CHARLOTTE, N.C. -- John Fox was denied a contract extension for two years, then told to finish out his deal while coaching a stripped-down, youthful, banged-up roster that has become the worst team in the NFL.
Sunday almost certainly will be Fox's final home game in Carolina in his worst season in 20 years in the NFL.
Fox wasn't ready to get sentimental Thursday. But he wasn't shy about defending himself.
"I think the staff, the players here and myself included, I think we've done absolutely the best job we could possibly do," Fox said. "I will be able to look myself in the mirror when I walk away from here."
Owner Jerry Richardson isn't talking -- he hasn't taken questions from reporters in almost three years -- but all signs point to Fox's exit as the Panthers (1-12) limp toward possibly their second 1-15 season in 10 years.
It was after that game Richardson wouldn't extend Fox's deal. Last year's 8-8 season wasn't good enough, either. But Richardson still had Fox in charge this season, paying him more than $6 million.
The results have been horrendous. Without the veterans on whom Fox had come to depend, the Panthers have become a laughingstock on offense. Things have gotten so bad, Richardson sent a letter to permanent seat-license holders last week.
"I want all of you to know that we plan to look at every aspect of our organization," Richardson wrote. "What we do in the future will entirely be geared toward putting the best possible team on the field."
"Fox is a good guy, man," Johnson said. "He's the type of coach that you want to follow. Fox, you learn so much from him, just being around him and how he coaches. He treats you like a man, he respects you and he respects his players."
Said King: "I think he has the respect of the locker room and the guys. He's up front and honest and plays a certain style of ball, and guys know that."
That style of play -- a ground-oriented, take-few-chances approach -- has won Fox plenty of criticism from fans. So has his inability to post consecutive winning seasons.
But until this year's debacle, Fox has been steady. Going back to when he entered the NFL as a secondary coach with the Pittsburgh Steelers in 1989, his teams always had been at least respectable.
"Yeah, considering it took until this point to be double-digit losses, I would say that is a fair assessment," Fox said.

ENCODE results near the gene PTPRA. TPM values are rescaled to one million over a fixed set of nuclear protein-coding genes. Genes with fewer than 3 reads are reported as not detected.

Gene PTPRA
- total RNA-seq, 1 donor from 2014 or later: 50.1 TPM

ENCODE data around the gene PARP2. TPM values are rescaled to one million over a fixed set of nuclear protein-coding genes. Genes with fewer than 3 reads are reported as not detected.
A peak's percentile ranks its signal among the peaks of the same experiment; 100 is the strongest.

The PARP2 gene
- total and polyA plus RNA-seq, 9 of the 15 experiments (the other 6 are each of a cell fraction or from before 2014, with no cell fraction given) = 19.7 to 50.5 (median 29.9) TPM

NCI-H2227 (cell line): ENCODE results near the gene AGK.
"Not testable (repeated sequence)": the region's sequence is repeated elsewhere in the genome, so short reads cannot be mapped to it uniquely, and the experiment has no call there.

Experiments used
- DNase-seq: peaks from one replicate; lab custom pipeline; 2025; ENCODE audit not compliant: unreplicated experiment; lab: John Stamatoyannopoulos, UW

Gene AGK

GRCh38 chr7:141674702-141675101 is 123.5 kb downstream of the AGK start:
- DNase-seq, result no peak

"Everything is a possibility, but as I mentioned earlier when we had questions on that subject that those things get worked out after the season," Fox said. "I just know we have to get prepared to play the Arizona Cardinals."
Fox also declined to say if his nightmare year will make it harder for him to land a head-coaching job elsewhere. Fox appeared to be a potential top free-agent coaching candidate for 2011 before the season started.
"I know it has been a hard season. That is all I know," Fox said. "All of that other stuff gets worked out in the future."
Johnson said Fox has never mentioned his contract status with the team, although he acknowledged players have read and listened to news reports about the end of his nine-year run.
"There's no telling what goes on up there," Johnson said of the front office. "I don't know, but Fox, wherever he goes, he's going to be a hell of a coach."
Notes: WR Armanti Edwards (illness) missed his second consecutive practice. ... LB James Anderson, LB Jordan Senn and S Marcus Hudson remained limited with ankle injuries. ... DE Greg Hardy (knee) practiced in full after being limited one day earlier. ... The Panthers still haven't filled the last spot on the 53-man roster after moves earlier this week. ... Panthers LT Jordan Gross was voted winner of the second annual "Tom Berry Good Guy Award" on Thursday. The award, named after the late Panthers beat writer for the High Point (N.C.) Enterprise, recognizes the Carolina player most helpful to the media in doing its job. It's presented by the Carolinas chapter of the Pro Football Writers of America.
Copyright 2010 by The Associated Press